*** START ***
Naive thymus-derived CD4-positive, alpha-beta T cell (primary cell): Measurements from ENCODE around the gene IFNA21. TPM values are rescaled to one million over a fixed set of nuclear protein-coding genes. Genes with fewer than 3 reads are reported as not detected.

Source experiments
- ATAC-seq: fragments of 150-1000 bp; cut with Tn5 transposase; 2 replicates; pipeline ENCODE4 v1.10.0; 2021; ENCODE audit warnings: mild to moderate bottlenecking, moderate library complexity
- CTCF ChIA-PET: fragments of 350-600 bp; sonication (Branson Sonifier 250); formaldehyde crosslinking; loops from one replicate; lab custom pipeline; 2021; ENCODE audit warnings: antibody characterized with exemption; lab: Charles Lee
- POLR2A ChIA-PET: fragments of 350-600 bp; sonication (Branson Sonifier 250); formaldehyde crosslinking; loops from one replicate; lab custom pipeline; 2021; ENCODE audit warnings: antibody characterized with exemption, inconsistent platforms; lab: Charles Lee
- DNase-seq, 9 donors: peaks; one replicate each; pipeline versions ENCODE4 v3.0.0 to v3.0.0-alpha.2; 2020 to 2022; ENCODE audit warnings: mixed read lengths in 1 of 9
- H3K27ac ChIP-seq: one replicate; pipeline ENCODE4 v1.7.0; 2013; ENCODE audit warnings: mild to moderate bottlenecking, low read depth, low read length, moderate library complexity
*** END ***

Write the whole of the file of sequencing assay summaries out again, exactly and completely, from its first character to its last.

Naive thymus-derived CD4-positive, alpha-beta T cell (primary cell): Measurements from ENCODE around the gene IFNA21. TPM values are rescaled to one million over a fixed set of nuclear protein-coding genes. Genes with fewer than 3 reads are reported as not detected.

Source experiments
- ATAC-seq: fragments of 150-1000 bp; cut with Tn5 transposase; 2 replicates; pipeline ENCODE4 v1.10.0; 2021; ENCODE audit warnings: mild to moderate bottlenecking, moderate library complexity
- CTCF ChIA-PET: fragments of 350-600 bp; sonication (Branson Sonifier 250); formaldehyde crosslinking; loops from one replicate; lab custom pipeline; 2021; ENCODE audit warnings: antibody characterized with exemption; lab: Charles Lee
- POLR2A ChIA-PET: fragments of 350-600 bp; sonication (Branson Sonifier 250); formaldehyde crosslinking; loops from one replicate; lab custom pipeline; 2021; ENCODE audit warnings: antibody characterized with exemption, inconsistent platforms; lab: Charles Lee
- DNase-seq, 9 donors: peaks; one replicate each; pipeline versions ENCODE4 v3.0.0 to v3.0.0-alpha.2; 2020 to 2022; ENCODE audit warnings: mixed read lengths in 1 of 9
- H3K27ac ChIP-seq: one replicate; pipeline ENCODE4 v1.7.0; 2013; ENCODE audit warnings: mild to moderate bottlenecking, low read depth, low read length, moderate library complexity